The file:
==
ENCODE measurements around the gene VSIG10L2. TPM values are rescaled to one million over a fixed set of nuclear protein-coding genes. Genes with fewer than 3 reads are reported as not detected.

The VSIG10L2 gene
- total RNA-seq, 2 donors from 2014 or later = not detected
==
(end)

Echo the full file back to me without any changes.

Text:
ENCODE measurements around the gene VSIG10L2. TPM values are rescaled to one million over a fixed set of nuclear protein-coding genes. Genes with fewer than 3 reads are reported as not detected.

The VSIG10L2 gene
- total RNA-seq, 2 donors from 2014 or later = not detected